Her healing required chutzpah! This was her time for healing and she wasn’t going to let it pass. It was now or never and she pushed her way toward the healer, guided and sustained by her affirmation, “If I but touch his clothes, I will be made well.” I imagine her repeating this over and over, so that it became the lens through which she viewed her future.

When she touches Jesus, the healing energy of the universe is released. A power flows from Jesus that heals her cells as well as her soul. The power is so great that it unsettles the healer, who looks all around for the recipient of his energy. Healed, she comes to him, elated but filled with fear and trembling at what she just experienced and how he might respond to her. She receives his final blessing, “Daughter, your faith has made you well.”

Thankfully, this, like so many of Jesus’ healings, is many-faceted. Her faith is a factor, but not the only factor in her healing. This passage is misused if we see it fully dependent on her faith. By implication, small spirited theologies judge that those who are not healed somehow lack the faith that transformed her life. In truth, her healing came from a synchronicity of her faith and divine power. Her faith opened the door to healing power residing in the healer. Healing is not about us, but a synergetic connection of our faith, the faith of others, our condition and previous behavior, the nature of the illness and medical responses, and God’s ever-present goal of abundant life.

The power of chi, the energy of love, flows from Jesus to her, and elicits the healing power within her and she is transformed body, mind, spirit, and relationships. (For reflection on healing energy, see  Bruce Epperly, “The Energy of Love: Reiki and Christian Healing” and “Reiki Healing Touch and the Way of Jesus.”)

The healing of Jairus’ daughter is also the result of the interplay of faith and divine power. Jesus dismisses the naysayers and allows only those who trust his diagnostic (she is not dead, but asleep) and healing power. Jesus creates a healing circle to bring about her recovery. Healing is always a communal event, grounded in a community of faith that believes on our behalf. In this healing story, the faith of others opens the girl to God’s healing touch. When others are unable to believe, our trust in God can be a tipping point from illness to health, opening up new pathways for God’s healing power.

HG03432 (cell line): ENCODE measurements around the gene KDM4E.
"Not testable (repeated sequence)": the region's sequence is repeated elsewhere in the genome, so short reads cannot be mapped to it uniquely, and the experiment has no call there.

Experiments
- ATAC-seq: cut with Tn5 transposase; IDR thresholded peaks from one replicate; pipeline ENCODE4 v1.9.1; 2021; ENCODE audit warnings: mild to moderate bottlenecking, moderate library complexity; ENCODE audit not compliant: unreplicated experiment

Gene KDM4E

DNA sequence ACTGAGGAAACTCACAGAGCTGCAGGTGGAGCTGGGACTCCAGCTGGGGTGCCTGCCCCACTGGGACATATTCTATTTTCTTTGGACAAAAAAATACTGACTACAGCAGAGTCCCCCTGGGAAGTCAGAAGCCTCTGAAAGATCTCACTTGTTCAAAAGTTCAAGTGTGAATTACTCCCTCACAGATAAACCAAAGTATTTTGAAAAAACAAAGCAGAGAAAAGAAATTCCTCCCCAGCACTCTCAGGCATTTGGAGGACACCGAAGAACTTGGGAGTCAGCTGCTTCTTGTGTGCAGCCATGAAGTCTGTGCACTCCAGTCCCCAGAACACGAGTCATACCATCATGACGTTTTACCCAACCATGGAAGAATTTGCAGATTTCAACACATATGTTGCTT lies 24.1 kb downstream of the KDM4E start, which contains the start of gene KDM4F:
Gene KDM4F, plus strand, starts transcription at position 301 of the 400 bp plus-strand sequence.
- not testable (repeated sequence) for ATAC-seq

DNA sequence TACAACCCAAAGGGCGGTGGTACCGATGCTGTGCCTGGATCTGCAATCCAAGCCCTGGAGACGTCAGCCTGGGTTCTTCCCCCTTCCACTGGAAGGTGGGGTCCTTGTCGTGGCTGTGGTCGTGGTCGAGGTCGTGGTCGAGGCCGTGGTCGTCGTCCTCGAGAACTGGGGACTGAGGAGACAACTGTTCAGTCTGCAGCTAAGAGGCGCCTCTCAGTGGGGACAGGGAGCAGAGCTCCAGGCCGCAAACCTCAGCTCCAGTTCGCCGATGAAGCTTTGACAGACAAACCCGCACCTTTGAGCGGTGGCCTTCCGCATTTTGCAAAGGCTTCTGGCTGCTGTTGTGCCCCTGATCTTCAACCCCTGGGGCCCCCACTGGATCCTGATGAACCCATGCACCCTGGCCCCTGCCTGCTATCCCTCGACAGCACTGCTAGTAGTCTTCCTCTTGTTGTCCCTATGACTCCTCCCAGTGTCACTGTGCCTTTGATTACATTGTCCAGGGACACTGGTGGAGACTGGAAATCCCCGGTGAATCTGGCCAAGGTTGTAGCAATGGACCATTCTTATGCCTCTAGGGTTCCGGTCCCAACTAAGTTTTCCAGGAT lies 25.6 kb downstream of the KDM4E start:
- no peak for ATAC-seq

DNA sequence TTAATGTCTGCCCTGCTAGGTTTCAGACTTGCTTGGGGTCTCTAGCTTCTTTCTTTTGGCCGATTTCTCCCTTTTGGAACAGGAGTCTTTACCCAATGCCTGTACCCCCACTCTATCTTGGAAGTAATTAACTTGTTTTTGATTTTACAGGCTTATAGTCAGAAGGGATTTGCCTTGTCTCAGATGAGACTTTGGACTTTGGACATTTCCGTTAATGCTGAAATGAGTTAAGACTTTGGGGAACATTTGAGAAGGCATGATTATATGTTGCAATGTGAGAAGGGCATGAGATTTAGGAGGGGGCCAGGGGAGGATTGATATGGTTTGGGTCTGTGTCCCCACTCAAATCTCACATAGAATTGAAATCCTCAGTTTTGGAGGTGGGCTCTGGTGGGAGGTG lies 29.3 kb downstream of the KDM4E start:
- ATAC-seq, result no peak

I believe that our churches are called to be laboratories for healing and wholeness. Can our church become a healing circle, opening us to God’s energy of love that transforms cells and souls alike? That is the message of Mark’s Gospel to us today. When we say “yes” and let go of our fears and need for control, miracles occur, energies are released, not contrary to the laws of nature, but in accordance with God’s vision of abundant life for all creation.

. (For more on Mark’s Gospel, see Bruce Epperly, “Healing Marks: Spirituality and Healing in Mark’s Gospel”; “Mark’s Holy Adventure: Preaching Mark’s Gospel for Year B”; and “God’s Touch: Faith, Wholeness, and the Healing Miracles of Jesus.”)


Bruce Epperly is a pastor, professor, and author of over eighty books, “Jesus: Mystic, Healer, and Prophet,” “Process and Politics,” Spirituality, Simplicity, and Service: The Timeless Wisdom of Francis, Clare, and Bonaventure,” and “The Elephant is Running: Process and Open and Relational Theology and Religious Pluralism.” His most recent books are “The God of Tomorrow: Whitehead and Teilhard on Metaphysics, Mysticism, and Mission” and “Head, Heart, and Hands: An Introduction to St. Bonaventure.”